I hope everyone has a wonderful holiday and fantastic New Year! See you all next year.
This is hopefully not a spoiler for anybody, but Disney will make a lot of money from Star Wars. While most of you will put this statement down as one of the most obvious things you heard in 2015, the reality is most companies do not make money from acquisitions. Although there are no firm figures, an article in Business Insider showed that 50 to 90 percent of M&A (mergers and acquisitions) deals failed to meet their financial expectation; in my experience the reality is probably closer to the 90 percent number as creative accounting hides some of the failures.
Even with these numbers, you can initially write off the success of Disney’s acquisition of Lucasfilm as just luck; even though the majority of M&As fail, some do succeed. Upon further review (as we like to say at this point of the NFL season), however, it becomes clear that Disney has instead used acquisitions to create hundreds of billions of dollars of value.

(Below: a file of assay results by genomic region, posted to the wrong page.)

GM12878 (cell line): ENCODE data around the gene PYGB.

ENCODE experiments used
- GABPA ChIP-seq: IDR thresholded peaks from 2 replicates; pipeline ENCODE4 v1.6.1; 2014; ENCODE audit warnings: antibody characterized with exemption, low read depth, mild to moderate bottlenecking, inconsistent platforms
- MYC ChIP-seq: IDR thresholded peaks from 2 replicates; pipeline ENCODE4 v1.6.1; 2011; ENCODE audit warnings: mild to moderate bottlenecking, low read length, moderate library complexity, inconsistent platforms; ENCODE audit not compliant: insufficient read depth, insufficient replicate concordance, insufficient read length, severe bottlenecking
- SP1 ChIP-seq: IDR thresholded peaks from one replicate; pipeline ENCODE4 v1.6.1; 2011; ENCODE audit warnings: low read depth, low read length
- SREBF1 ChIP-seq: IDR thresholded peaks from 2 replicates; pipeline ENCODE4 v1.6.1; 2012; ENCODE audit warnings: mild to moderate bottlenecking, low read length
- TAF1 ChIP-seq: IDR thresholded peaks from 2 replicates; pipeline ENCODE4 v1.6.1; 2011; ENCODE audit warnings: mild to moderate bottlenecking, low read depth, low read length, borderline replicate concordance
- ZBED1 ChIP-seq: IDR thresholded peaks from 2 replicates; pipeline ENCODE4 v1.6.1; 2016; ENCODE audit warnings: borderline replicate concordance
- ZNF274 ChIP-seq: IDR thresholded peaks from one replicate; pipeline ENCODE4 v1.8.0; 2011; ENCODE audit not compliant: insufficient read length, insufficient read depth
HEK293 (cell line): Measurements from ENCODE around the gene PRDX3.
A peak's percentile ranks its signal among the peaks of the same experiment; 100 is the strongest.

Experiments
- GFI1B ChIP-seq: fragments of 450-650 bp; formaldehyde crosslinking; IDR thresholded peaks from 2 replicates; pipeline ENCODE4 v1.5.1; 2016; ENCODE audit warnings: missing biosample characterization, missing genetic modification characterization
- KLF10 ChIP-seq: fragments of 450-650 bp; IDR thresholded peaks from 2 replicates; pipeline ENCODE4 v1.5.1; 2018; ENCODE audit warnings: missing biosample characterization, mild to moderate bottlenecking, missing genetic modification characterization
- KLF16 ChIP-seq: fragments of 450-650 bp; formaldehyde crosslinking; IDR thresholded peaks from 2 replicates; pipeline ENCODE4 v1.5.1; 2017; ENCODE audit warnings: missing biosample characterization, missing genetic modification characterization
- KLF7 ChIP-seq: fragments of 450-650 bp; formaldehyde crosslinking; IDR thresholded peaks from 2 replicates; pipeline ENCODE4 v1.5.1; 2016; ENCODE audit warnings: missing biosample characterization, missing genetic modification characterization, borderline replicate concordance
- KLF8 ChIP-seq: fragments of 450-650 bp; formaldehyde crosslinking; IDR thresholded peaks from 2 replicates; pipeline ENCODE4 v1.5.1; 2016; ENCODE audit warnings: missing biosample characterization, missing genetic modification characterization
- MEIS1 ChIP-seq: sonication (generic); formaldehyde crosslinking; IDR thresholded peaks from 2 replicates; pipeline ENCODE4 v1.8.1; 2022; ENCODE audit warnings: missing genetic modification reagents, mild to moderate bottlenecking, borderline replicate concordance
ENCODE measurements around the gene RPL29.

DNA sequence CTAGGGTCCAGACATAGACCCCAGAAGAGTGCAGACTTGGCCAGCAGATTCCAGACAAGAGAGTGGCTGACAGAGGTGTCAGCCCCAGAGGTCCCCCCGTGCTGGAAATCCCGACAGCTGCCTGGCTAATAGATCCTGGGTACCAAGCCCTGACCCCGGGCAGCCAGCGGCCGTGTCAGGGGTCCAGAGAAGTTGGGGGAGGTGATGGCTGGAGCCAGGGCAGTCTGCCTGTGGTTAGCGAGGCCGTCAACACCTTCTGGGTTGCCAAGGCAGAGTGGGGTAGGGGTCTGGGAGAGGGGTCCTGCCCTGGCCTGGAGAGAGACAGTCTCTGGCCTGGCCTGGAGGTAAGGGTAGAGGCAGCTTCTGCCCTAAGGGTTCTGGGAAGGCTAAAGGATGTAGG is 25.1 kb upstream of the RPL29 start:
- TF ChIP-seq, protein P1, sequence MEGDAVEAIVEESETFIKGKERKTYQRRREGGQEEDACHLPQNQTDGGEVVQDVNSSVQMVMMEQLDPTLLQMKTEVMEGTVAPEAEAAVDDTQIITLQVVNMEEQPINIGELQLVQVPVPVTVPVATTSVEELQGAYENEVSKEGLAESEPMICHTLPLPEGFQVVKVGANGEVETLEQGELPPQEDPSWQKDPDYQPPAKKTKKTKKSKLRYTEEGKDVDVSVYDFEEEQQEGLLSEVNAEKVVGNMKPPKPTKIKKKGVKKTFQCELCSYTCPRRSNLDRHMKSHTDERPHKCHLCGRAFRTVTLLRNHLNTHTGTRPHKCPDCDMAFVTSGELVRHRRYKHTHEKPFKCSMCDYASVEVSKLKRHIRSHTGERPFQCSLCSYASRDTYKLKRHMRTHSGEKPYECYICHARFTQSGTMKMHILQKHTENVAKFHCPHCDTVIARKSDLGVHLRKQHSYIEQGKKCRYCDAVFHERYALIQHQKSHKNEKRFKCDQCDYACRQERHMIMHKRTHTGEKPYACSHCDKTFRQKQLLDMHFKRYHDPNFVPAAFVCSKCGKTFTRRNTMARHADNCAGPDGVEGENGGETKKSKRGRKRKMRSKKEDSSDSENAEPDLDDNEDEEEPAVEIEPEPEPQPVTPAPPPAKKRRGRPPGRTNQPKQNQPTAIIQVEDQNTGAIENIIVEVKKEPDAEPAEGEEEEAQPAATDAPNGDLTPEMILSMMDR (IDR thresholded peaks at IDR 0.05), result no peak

- Disney’s acquisition of Pixar has led to multiple billion dollar franchises (from Toy Story to Cars)
- Disney’s acquisition of Marvel has helped them created multiple billion dollar film franchises (Avengers, Iron Man, Captain America, Guardians of the Galaxy)
- Disney acquisition of ESPN has created a cash machine that largely drives Disney’s profitability (despite a recent slowdown)
So why was the Star Wars acquisition destined to succeed, while so many acquisitions by other companies are doomed to fail? It is due to a combination of investing in the acquisition, understanding the underlying value of what they bought, finding real synergies with other parts of their business and true efforts to retain and build the team.